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Smithsburg reacts to police chief's ouster

August 15, 1997

By DAVE McMILLION

Staff Writer

SMITHSBURG - Smithsburg Police Chief Tommy Bowers was a "law and order" cop who didn't tolerate drugs in town and was liable to show up anywhere, day or night, walking the streets to keep the peace, residents said.

He loved children too, and went to great lengths to keep them out of trouble.

When he saw a kid on the street, he often pulled a tiny stuffed lion out of the trunk of his car and handed it to them, or gave them a baseball, kids said.

On the front of the lions read, "You can re-lion your seat belts."

"He had like a trunk full of them," said 10-year-old Jessica Burgess.

When word began spreading Thursday that Bowers had been terminated, disappointed residents began rallying behind him and worrying about the future of police protection in Smithsburg.

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"I can guarantee everybody you talk to will be against this," said Charlene Burgess as a dozen other residents crowded into her Smithsburg home to talk about the firing.

"I tell you, the people out here are so upset. This is not over. We want him back," said Smithsburg resident Jake Keller.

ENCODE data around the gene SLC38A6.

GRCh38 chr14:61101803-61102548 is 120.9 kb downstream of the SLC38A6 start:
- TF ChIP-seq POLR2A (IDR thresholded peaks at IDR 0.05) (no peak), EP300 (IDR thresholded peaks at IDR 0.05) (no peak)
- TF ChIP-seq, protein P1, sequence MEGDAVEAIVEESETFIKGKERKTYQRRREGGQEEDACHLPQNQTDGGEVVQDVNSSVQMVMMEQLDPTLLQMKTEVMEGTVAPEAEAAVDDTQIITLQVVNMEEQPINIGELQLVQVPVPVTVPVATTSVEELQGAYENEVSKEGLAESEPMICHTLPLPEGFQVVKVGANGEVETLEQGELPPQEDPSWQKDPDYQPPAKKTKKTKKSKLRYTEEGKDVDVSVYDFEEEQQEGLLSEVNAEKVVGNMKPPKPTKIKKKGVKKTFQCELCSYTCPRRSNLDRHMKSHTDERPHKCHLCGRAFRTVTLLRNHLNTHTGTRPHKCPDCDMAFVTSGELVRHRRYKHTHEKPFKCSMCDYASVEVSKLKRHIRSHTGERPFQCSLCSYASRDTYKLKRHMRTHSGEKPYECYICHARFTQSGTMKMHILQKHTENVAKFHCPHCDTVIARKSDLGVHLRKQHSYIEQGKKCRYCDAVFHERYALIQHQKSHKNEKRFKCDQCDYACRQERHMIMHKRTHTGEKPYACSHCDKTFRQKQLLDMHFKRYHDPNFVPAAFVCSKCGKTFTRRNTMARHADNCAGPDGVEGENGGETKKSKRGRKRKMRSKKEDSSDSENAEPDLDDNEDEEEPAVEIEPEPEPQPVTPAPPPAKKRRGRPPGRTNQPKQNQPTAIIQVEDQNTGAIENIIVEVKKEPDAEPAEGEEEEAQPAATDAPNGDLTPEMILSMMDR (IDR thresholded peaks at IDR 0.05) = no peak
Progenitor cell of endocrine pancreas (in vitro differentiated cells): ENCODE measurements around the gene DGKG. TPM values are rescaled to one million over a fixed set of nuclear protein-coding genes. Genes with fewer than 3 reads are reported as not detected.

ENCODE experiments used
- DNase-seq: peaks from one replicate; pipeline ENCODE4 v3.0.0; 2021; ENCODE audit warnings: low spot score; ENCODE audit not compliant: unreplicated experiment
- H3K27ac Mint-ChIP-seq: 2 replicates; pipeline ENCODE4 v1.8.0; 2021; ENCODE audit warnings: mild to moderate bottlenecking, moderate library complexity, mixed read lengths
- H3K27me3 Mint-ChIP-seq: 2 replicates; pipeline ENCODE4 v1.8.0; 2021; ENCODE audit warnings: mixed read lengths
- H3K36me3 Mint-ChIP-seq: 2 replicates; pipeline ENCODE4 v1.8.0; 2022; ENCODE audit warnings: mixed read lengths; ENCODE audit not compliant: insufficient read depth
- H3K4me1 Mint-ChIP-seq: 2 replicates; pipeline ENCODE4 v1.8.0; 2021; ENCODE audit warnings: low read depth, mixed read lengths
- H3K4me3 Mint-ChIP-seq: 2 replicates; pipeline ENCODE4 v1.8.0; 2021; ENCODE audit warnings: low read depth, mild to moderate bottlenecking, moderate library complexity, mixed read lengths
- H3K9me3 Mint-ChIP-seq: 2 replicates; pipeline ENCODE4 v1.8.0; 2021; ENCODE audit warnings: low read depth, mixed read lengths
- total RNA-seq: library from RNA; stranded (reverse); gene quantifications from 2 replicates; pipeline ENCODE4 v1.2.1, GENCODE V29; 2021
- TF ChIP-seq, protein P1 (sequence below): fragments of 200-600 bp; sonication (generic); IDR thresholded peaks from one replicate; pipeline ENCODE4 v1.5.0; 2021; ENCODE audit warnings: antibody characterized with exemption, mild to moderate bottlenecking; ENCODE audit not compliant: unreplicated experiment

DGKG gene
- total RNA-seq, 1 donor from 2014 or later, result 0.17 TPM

Smithsburg Mayor Mildred "Mickey" Myers confirmed Wednesday that Bowers was no longer the police chief, but she declined to elaborate.

Bowers said he thinks there are a number of reasons he was fired. Part of it may have stemmed from several arrests and citations that caused controversy because of who was involved, said Bowers.

Myers remained tight-lipped Thursday about the circumstances surrounding Bowers' firing.

"The only thing I can say is he has his feelings and we have our facts," Myers said.

The town will continue to contract for police service from the Washington County Sheriff's Department until town officials decide what to do next at the police department, Myers said.

"I can assure the town there will be no lack of police protection," Myers said.

Bowers, who had been with the two-member police department for three years, has been credited with curbing drug problems in town and helping to establish a neighborhood watch program. Shortly after he came to Smithsburg, he helped organize a drug bust, which was followed by a threat on his life.

Bowers said the threat was made through an anonymous phone call to a Town Council member.

Over the years, people also have driven screws through tires on his police cruiser parked outside his house and loosened the light bar on the car. Bowers said he thinks the vandalism was done by people who were upset about being arrested by his department.

But Bowers makes no excuses for his no-nonsense approach to the job.

"I'm a hammer head. My first priority was the street," said Bowers, a former Maryland State Police trooper.

Bill Malcolm, owner of the Dixie Eatery restaurant on Main Street, said he never worried about crime at his business because Bowers lives just up the street. Malcolm said he and his wife were leaving the restuarant late one night with a large sum of money when they saw Bowers conducting a foot patrol downtown.

"That kind of makes you feel good. I question whether we are going to get real, solid police coverage now," said Malcolm.

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